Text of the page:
Maveric Systems: Solving banking’s transformation challenges
Since it was founded in 2000, has championed digital transformation with the understanding that every organisation’s journey is different. The company is now present in 15 countries from North America to Europe and APAC.
“Maveric has been focused on solving some of the challenges with regards to banking transformation over the last 20 years,” explained Ranga Reddy, CEO, when FinTech Magazine spoke with him.
“Somewhere around 2015 onwards, we started to see banks largely focused on what are called ‘multi-channel oriented digital banks’. Therefore, Maveric Systems is focused on combining three core competencies, namely digital, data and core systems.”
Providing services during the pandemic
The company has managed to maintain focus across the customer spectrum - from startups to regional leaders and even global leaders - and always sticks to its core banking verticals. As such, Reddy claims, it has been able to negotiate the disruption of COVID-19 with relative ease.
“The effect of the pandemic has been lessened here; in fact, Maveric Systems will actually be seeing a 15% rise in revenue as compared to 2019.”
The explanation appears to reside in that well-established trope of successful business: find a gap in the market and fill it with a quality-driven service, “We always thought that we should maintain our services to be very selective and decided to sell a solution that we could own and which solves specific problems.”
Recognising trends in banking
When considering the prevalent trends in banking today, Reddy proffers Open Banking as something creating a revolution in the industry’s own identity. A favoured approach by many startups and fintechs in the market, Open Banking’s ability to facilitate a new customer-bank relationship and reduce reliance on legacy technology is significant.
“Leading banks are making significant investments in this area, and even enlisting the help of fintechs so that they don't need to reinvent themselves while still running a bank. Rather, they can invest and create new opportunities as they go.”
This evolution, Reddy continues, is fitting at a time when customer classifications are moving beyond “three or four” segments and splintering into as many as 20.
Assisting emerging technology
When seeking to assist the emergence of new technologies in banking, Maveric Systems considers three primary aspects:
- How to maximise revenue
- How to minimise cost
- How to maintain compliance in an ever-changing regulatory environment
Although the number of unbanked adults in India remains (190 million), Reddy is certain that the country will only gain stature as a financial hub, particularly in the lending space (SME, retail, corporate, etc). Existing technology will need to be leveraged in a smarter way by banks to achieve this, but Maveric Systems is primed to assist this transformation.
“Running banks smarter is also dependent on getting more leadership in enabling their cloud initiatives. We are going to get more and more integrated domain led solutions that bring domain digital, data, and quality engineering competencies into the solutions that banks need.”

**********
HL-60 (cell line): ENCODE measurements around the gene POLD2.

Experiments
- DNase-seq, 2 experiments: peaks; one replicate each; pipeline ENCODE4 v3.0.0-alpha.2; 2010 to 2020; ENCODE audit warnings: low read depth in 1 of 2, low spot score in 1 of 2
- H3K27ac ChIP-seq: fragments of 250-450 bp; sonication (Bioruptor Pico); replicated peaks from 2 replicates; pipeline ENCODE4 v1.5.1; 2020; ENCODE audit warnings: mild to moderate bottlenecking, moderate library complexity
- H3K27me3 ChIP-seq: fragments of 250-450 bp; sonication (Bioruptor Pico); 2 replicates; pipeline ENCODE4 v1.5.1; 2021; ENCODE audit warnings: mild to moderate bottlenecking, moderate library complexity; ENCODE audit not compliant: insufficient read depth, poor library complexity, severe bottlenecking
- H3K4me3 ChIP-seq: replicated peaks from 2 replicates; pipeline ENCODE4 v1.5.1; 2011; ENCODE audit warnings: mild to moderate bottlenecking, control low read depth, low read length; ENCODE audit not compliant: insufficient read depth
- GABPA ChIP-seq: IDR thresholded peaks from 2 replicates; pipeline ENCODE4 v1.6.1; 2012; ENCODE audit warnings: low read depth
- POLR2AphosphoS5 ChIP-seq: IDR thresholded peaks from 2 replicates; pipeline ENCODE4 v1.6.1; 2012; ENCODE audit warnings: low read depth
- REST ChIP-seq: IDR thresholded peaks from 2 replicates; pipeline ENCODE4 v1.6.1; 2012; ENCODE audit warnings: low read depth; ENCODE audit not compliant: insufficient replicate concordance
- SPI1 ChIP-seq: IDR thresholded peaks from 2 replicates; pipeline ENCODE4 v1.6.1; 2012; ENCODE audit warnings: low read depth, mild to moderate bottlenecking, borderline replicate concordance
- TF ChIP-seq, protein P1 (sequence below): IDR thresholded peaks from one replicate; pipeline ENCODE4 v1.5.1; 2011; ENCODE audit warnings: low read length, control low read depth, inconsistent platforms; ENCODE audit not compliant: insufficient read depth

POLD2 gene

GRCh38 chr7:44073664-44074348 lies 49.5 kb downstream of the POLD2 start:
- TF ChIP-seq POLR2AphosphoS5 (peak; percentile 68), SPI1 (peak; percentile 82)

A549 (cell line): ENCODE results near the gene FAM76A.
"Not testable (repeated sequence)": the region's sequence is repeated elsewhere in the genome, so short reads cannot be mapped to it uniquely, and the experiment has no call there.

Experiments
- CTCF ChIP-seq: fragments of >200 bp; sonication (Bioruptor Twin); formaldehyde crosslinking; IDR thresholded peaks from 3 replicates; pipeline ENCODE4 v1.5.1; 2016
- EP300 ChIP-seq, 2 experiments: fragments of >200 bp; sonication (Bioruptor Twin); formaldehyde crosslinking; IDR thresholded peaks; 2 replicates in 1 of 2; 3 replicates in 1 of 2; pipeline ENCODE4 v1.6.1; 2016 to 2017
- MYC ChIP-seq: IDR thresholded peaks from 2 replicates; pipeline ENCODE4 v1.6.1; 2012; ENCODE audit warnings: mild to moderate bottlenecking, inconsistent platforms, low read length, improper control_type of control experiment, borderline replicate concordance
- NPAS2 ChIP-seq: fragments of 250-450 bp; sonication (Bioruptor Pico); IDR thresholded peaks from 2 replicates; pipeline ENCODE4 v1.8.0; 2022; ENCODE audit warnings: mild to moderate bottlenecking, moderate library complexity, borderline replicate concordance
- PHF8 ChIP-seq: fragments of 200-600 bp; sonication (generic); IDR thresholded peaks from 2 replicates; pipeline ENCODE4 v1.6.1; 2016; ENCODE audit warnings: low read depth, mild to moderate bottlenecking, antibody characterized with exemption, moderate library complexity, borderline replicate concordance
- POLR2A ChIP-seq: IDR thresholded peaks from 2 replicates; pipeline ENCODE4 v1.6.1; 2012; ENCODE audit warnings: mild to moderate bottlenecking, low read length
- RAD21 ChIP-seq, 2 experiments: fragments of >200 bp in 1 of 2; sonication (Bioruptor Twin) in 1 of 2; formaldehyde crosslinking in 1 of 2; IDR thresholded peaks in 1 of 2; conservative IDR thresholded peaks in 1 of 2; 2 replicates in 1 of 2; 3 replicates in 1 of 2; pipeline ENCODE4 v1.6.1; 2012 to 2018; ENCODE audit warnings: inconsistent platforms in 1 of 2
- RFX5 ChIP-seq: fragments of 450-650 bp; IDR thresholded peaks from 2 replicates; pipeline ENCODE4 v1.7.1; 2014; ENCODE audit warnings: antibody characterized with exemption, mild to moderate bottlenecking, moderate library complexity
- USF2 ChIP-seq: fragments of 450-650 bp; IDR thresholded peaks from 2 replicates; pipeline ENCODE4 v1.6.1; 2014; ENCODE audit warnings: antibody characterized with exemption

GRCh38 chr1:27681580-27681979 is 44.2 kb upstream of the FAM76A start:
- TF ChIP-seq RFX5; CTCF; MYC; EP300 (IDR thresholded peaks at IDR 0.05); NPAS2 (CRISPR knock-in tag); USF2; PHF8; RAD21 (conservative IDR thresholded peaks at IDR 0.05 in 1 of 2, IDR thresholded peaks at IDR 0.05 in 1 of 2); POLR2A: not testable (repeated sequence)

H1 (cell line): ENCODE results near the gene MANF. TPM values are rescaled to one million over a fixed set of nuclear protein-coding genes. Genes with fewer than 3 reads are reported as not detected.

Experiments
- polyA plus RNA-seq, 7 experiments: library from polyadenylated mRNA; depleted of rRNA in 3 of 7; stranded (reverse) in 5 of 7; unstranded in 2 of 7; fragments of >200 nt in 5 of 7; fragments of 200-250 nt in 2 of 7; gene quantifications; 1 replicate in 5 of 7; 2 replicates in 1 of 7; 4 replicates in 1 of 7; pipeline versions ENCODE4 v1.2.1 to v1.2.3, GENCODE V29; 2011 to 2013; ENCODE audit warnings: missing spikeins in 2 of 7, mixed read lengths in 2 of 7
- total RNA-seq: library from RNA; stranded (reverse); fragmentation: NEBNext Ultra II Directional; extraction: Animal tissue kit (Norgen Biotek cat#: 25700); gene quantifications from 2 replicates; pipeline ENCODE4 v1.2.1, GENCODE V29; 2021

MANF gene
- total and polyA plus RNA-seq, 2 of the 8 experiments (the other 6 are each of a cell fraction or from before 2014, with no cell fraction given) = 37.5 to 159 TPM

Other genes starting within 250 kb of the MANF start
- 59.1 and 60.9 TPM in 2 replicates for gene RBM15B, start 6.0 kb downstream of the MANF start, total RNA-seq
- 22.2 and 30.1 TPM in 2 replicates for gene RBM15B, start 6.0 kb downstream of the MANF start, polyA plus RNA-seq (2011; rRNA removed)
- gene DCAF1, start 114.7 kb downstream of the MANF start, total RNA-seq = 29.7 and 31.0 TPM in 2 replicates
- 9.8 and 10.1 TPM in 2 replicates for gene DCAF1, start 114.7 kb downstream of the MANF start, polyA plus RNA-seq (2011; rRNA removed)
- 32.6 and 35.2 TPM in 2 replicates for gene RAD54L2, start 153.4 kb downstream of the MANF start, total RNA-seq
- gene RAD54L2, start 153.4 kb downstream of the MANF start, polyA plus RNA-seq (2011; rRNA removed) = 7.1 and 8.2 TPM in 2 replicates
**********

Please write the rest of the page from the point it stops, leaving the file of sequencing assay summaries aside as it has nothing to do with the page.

Marqeta’s IPO shines a light on fintech fees
Marqeta, a fintech company, raised $1.2 billion with an initial public offering that priced high and exceeded expectations. The company priced its shares at $27, above the expected range of $20 to $24, and giving it a market valuation near $15 billion. Marqeta stock jumped 13%, closing at 30.52 on the stock market today.
This IPO adds to a number of recent fintech listings from companies such as the online lender SoFi and the no-fee brokerage Robinhood.
Founded in 2010 and based in Oakland, California, Marqeta sells payment technology that’s designed to detect potential fraud and ensure that money is properly routed. The company also creates customised branded debit cards and prepaid cards for corporate customers that include the delivery group DoorDash and Swedish fintech Klarna, as well as Square.
A large amount of Marqeta’s revenue comes from interchange fees, which is the transaction fee that merchants pay whenever a customer uses a credit/debit card to make a purchase. Due to the Durbin Amendment in the 2010 Dodd Frank Act, banks that have under $10bn in assets receive higher interchange fees than larger lenders from the transactions.
This has allowed fintech start-ups, such as Marqeta and Chime, which is a personal finance app in the US, to take advantage of this by partnering with small banks and taking a cut of the fees.
An increase in profits
Marqeta’s business has drastically increased during the pandemic as people in lockdown have turned to digital financial services such as Square’s Cash App and ecommerce companies such as DoorDash. The company more than doubled net revenues to $290m last year while narrowing losses to $48m. Business from Square made up 73% of Marqeta’s net revenue in the first quarter, which was an increase from the previous year. Marqeta’s agreements with Square last until 2024, according to the company.
Ian Johnson, SVP, Managing Director, Europe, Marqeta: “As the world becomes increasingly interconnected, more people are relying on digital payments to move through each day. Companies throughout Europe are looking for ways to offer better payment solutions for their customers. Marqeta is proud to be a publicly traded company and looks forward to bringing an even greater focus to scaling our products and delivering modern card issuing that launches cards quickly and provides greater flexibility than traditional card programmes. We’re pleased to support European businesses with ambition and purpose who use our platform to help write the future of payments.”